Treasury and the IRS have issued proposed regulations under section 752 relating to recourse liabilities of a partnership and the special rules for related persons. In determining a partner’s share of partnership liabilities, the current regulations under section 752 distinguish between recourse liabilities—liabilities for which a partner or related person bears the economic risk of loss—and non-recourse liabilities—liabilities for which no partner or related person bears the economic risk of loss. The proposed regulations provide guidance as to when and to what extent a partner is treated as bearing the economic risk of loss when multiple partners bear overlapping risk of loss for the same partnership liability. Overlapping risk of loss occurs when the aggregate amount of the economic risk of loss that all partners are determined to bear with respect to a partnership liability under the section 752 regulations exceeds the amount of such liability. The proposed regulations provide that, in such circumstances, the amount of the economic risk of loss that each partner is treated as bearing should be reduced on a pro-rata basis so that the aggregate amount of economic risk of loss equals the amount of the liability. The proposed regulations also provide that when a partner of an upper-tier partnership is also a partner of a lower-tier partnership, and that partner bears the economic risk of loss with respect to a liability of the lower-tier partnership, then the liability should be allocated directly to the partner and not to the upper-tier partnership.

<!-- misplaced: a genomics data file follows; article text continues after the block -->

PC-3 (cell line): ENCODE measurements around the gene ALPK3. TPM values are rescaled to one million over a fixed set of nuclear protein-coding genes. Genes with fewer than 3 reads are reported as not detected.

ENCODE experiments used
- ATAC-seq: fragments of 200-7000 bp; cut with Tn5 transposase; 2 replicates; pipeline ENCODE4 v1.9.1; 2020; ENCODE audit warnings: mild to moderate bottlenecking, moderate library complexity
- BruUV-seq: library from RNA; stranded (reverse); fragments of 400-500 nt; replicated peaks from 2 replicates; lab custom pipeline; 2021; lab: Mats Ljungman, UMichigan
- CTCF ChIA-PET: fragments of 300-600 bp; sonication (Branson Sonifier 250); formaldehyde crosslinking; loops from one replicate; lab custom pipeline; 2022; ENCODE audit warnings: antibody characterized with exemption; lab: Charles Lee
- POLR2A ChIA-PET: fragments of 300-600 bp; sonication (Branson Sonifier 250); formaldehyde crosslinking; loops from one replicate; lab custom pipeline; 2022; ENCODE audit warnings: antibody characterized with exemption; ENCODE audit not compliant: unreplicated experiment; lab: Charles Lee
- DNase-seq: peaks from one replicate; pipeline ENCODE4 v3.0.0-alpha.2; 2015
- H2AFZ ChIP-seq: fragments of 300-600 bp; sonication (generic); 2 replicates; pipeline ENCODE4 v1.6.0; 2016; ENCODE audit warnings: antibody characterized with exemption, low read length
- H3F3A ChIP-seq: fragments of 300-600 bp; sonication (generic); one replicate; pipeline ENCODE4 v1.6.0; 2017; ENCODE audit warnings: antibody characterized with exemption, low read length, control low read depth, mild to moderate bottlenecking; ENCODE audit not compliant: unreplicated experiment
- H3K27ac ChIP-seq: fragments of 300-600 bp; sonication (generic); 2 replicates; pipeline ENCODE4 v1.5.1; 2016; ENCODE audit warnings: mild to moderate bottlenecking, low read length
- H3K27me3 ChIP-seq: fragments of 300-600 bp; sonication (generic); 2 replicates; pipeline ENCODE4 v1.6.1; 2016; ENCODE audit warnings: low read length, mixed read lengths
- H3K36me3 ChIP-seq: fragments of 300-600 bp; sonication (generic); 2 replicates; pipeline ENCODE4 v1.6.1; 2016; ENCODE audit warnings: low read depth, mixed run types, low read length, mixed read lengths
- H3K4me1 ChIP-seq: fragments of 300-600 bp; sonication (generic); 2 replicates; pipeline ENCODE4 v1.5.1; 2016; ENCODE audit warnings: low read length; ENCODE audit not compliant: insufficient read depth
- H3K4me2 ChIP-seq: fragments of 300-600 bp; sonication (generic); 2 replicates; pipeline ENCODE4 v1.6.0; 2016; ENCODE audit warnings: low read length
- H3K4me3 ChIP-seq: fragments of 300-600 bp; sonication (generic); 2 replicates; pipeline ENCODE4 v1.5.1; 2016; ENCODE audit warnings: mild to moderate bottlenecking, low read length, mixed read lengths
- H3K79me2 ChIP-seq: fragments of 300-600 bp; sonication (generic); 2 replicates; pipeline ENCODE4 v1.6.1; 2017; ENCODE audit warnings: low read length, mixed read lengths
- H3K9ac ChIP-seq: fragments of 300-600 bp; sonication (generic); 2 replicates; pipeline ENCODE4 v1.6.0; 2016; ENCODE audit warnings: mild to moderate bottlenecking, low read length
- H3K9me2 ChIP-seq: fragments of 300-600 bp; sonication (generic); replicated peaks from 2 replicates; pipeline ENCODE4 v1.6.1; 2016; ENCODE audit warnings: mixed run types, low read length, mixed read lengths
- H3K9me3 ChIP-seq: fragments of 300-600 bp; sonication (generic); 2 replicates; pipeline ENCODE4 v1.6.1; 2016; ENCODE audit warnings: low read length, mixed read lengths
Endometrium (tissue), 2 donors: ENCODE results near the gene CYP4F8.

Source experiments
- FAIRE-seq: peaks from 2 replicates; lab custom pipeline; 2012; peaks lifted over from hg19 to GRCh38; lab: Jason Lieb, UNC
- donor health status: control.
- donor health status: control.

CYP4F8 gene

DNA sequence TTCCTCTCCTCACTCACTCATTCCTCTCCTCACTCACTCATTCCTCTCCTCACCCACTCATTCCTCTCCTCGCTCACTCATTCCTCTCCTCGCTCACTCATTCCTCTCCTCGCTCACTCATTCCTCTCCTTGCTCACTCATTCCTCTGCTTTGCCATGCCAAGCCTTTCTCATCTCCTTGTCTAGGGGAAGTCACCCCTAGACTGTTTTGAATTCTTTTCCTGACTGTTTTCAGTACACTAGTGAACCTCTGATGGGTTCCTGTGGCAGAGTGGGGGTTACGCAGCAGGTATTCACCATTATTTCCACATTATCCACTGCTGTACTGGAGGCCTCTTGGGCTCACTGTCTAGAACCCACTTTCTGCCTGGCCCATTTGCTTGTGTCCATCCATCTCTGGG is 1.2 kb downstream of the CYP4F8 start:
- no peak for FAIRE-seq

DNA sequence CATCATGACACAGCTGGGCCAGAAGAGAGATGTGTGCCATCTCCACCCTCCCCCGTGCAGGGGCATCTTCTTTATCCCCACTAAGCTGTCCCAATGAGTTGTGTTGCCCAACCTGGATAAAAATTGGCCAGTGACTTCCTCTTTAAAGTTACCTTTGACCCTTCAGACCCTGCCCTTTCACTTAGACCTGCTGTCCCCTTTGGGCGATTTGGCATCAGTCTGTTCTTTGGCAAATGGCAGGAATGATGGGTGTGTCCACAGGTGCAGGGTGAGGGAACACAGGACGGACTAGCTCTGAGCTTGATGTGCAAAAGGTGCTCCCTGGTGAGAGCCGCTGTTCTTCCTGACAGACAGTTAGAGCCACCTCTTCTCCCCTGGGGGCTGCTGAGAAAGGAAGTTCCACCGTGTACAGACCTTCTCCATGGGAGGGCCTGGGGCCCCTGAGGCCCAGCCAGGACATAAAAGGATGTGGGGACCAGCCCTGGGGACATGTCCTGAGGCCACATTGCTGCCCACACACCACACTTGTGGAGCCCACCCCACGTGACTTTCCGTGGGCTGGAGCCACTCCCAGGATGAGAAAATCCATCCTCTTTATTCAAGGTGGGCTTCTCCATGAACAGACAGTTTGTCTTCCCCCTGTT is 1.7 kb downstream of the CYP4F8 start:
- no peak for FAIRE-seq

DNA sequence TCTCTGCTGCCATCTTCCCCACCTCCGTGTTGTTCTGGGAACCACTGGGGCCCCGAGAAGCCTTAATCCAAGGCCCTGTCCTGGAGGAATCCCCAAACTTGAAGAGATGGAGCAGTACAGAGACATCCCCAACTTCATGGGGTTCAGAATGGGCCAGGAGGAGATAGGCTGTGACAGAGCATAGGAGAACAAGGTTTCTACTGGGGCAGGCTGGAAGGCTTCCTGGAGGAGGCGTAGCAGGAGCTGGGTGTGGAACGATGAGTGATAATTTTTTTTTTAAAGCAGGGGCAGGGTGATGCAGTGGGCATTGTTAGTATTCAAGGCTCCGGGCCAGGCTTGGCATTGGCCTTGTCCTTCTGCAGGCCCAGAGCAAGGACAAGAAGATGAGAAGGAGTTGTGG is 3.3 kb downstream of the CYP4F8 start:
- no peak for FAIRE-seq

The proposed regulations also contain a carve-out to the related person rules when a subsidiary-corporation of a partnership makes a loan to the partnership or has a payment obligation with respect to a partnership liability. Under the current regulations, a partner who owns 80 percent or more of the interests in a partnership can be treated as related to subsidiary corporations of the partnership. Therefore, if a wholly-owned corporation made a loan to its parent partnership, the partnership liability could be treated as a recourse liability of an 80-percent partner. In contrast, the proposed regulations provide that, when a subsidiary corporation is the lender or has a payment obligation with respect to a partnership liability, the stock owned by the partnership will not be attributed to the partners for the purposes of determining whether the liability is a recourse liability of the partners.
The proposed regulations also provide guidance with respect to persons related to multiple partners and with respect to the “related partner exception” to the related party rules. In particular, under the proposed regulations, the related partner exception only applies when a partner has a payment obligation or is the lender with respect to a partnership liability. This rule is intended to foreclose a broad reading of the Tax Court’s decision in IPO II v. Commissioner, 122 T.C. 295 (2004).
The regulations can be accessed via: [REG-136984-12].pdf